Before there was controversy surrounding the Clinton Foundation, there was the alleged bribery and kickbacks surrounding the Bill Clinton Library.
Well, it’s back — just days before the presidential election.
Monday, the FBI released an archive of documents from an investigation into President Bill Clinton’s controversial 2001 presidential pardon of a fugitive financier, and the campaign of Democratic presidential candidate Hillary Clinton isn’t pleased.
The 129 pages of heavily censored material about Bill Clinton’s presidential pardon of Marc Rich were published Monday on the FBI’s Freedom of Information Act webpage and noted by one of the bureau’s Twitter accounts Tuesday.
The newly released documents reveal details from a 2001 federal investigation into Bill Clinton’s pardon at the end of his administration of Marc Rich, who was indicted in 1983 and evaded prosecution in Switzerland. Rich died in 2013.
Clinton suspiciously pardoned Rich after a massive donation to his presidential library was made.
The FBI documents cited public records showing that an unidentified person donated to “the William J. Clinton Foundation, a foundation that supports the Clinton presidential library.”
Rich’s ex-wife, Denise Rich, pledged a $450,000 donation to the Clinton Foundation’s project to develop and build the presidential facility. The new FBI archive does not name Denise Rich, but FBI agents sought to talk to her as part of the probe into her former husband’s pardon.
Despite the extensive redactions, the FBI archive cites evidence being prepared for a federal grand jury, agents’ reports and internal memos. Agents appeared to be interested in a New York dinner in which the Rich pardon may have been discussed.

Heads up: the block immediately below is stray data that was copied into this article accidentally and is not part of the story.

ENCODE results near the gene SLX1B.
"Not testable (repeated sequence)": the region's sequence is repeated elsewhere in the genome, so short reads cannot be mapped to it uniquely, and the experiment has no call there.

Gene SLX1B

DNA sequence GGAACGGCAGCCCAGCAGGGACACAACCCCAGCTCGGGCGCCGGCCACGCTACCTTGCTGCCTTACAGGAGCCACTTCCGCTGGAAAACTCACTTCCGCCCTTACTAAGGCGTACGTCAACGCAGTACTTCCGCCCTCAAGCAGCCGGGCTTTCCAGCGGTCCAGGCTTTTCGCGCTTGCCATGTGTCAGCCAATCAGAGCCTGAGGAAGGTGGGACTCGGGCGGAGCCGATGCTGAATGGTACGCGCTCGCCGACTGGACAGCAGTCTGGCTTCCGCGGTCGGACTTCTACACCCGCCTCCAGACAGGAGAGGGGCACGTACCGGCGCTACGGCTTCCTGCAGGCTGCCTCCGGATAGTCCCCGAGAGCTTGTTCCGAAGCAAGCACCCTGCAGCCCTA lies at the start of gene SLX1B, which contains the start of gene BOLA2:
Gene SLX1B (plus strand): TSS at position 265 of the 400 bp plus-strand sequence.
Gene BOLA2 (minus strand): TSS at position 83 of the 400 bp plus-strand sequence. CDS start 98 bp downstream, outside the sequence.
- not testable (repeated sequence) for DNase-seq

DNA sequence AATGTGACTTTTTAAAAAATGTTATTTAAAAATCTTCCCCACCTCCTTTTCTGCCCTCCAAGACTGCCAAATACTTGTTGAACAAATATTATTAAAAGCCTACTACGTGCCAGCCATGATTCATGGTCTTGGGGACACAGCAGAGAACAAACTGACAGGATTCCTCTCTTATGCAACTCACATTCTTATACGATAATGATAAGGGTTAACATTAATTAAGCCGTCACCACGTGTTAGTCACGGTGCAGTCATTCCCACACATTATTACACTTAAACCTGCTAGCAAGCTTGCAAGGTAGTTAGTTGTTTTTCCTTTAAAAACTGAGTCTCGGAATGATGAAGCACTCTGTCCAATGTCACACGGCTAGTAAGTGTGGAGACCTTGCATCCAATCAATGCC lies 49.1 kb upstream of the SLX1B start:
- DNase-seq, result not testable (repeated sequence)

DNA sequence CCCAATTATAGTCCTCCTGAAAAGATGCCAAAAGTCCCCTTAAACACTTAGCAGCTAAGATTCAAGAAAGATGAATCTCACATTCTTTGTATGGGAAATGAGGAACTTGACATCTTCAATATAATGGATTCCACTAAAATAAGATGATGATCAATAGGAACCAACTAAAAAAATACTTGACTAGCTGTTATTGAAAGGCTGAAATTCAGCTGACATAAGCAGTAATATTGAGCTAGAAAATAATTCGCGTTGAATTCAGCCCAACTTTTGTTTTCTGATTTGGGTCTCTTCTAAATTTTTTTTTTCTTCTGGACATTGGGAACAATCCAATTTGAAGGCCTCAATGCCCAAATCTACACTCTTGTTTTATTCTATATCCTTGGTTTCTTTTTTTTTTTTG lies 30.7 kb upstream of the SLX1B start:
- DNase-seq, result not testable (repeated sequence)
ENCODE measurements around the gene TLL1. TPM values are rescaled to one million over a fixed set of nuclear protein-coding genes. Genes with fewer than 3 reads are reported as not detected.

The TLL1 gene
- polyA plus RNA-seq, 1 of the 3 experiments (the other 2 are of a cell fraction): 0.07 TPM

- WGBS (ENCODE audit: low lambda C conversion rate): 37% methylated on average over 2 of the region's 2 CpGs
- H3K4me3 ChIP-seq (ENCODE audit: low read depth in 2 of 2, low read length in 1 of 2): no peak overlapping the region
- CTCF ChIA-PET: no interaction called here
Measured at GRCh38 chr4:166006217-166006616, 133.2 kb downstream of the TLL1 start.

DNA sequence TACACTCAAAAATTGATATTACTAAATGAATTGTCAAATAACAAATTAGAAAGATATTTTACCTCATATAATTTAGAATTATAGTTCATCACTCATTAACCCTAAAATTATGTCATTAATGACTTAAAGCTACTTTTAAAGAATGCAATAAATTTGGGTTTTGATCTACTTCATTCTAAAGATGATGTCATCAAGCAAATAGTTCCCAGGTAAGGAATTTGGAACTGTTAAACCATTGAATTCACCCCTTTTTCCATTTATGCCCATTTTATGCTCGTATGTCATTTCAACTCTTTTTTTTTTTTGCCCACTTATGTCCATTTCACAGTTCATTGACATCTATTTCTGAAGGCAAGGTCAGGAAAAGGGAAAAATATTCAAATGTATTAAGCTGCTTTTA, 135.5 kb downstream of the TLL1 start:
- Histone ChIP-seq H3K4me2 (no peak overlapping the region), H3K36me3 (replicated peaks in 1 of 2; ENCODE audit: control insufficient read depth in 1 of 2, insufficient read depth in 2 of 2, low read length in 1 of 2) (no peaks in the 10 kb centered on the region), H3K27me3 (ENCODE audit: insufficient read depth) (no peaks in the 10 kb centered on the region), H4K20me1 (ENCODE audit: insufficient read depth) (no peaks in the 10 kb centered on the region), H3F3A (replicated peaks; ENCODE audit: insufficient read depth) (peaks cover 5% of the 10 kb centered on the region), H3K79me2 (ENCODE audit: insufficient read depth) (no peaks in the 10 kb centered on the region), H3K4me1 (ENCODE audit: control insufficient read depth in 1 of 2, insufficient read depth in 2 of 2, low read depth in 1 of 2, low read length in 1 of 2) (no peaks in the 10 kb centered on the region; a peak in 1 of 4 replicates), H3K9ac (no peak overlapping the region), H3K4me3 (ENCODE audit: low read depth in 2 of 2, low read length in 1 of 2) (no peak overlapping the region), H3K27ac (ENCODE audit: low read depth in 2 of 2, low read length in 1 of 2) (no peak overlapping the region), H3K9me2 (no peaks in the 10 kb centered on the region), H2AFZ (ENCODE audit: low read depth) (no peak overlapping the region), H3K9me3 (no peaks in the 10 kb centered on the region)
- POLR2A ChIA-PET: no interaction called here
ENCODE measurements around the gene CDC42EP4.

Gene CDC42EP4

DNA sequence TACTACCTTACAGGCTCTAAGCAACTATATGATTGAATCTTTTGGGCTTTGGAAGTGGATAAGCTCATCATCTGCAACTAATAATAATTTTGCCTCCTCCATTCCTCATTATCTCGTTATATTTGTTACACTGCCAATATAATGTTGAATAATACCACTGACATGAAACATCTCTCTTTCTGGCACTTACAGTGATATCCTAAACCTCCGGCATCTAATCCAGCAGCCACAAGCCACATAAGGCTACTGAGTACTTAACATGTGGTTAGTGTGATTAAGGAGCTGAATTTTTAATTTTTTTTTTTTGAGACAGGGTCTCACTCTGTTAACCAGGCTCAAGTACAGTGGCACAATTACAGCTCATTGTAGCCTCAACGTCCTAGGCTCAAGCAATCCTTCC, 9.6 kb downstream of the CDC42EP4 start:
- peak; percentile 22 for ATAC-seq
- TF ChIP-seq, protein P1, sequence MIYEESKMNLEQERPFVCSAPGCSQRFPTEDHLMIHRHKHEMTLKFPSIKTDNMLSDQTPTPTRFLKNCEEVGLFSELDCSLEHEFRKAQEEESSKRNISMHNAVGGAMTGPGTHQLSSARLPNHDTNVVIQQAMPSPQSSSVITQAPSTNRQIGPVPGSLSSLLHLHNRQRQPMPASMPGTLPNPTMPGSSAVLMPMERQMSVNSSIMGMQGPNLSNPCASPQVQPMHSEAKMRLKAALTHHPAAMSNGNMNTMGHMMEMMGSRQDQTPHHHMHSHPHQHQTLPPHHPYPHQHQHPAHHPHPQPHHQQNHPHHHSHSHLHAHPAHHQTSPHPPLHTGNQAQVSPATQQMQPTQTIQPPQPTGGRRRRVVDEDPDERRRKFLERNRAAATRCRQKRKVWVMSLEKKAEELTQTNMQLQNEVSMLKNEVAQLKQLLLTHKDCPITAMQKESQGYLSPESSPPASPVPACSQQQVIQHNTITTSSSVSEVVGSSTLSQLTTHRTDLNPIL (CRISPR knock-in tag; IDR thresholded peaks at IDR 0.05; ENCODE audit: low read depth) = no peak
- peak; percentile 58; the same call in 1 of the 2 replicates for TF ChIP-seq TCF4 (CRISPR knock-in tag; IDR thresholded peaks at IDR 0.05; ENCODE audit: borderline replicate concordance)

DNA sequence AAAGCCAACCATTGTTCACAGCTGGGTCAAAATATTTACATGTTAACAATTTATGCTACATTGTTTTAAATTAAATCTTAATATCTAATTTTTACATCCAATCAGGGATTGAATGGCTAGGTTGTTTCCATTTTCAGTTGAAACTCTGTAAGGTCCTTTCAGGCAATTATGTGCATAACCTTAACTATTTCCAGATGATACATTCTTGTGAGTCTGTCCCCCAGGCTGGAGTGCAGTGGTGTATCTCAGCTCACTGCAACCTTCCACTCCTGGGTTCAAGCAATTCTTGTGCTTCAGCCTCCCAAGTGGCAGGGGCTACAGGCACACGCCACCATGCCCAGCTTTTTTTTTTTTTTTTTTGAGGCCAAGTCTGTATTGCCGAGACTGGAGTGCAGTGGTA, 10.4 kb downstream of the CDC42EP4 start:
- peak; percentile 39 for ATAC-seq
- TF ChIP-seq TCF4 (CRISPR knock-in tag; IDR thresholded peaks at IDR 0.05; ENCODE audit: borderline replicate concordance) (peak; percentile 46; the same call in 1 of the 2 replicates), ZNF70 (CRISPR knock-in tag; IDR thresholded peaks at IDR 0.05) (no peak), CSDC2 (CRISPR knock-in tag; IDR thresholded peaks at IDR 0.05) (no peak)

The federal probe started under then-U.S. Attorney Mary Jo White, who now heads the Securities and Exchange Commission for the Obama administration. When White left office in 2003, she was replaced by James Comey, the FBI director now under fire by Clinton for notifying Congress last week about his agency’s decision to review emails to and from Clinton aide Huma Abedin.
The Rich investigation did not lead to federal charges under Comey and the case was closed in 2005.
The Clinton campaign questioned the bureau’s decision to make the file public so close to Tuesday’s election.
“Absent a (Freedom of Information Act) deadline, this is odd,” Clinton campaign spokesman Brian Fallon tweeted. “Will FBI be posting docs on Trumps’ housing discrimination in ’70s?” Fallon’s reference was to news accounts of a 1973 federal housing discrimination lawsuit, later settled, against Republican presidential candidate Donald Trump.
But their complaints of a double standard are way off. Earlier in October, the FBI unit published historical files as far back as 1966 about Donald Trump’s father, Fred Trump. The FBI has also conducted multiple investigations into Trump’s ties with Russia, CNN reported, but have come up without a single criminal connection
In response to questions Tuesday from The Associated Press, the FBI said that the Marc Rich documents “became available for release and were posted automatically and electronically to the FBI’s public reading room in accordance with the law and established procedures.” The bureau said that under law, documents requested three or more three times are made public “shortly after they are processed.” That processing, the bureau said, is on a “first in, first out basis.”
The Associated Press contributed to this article.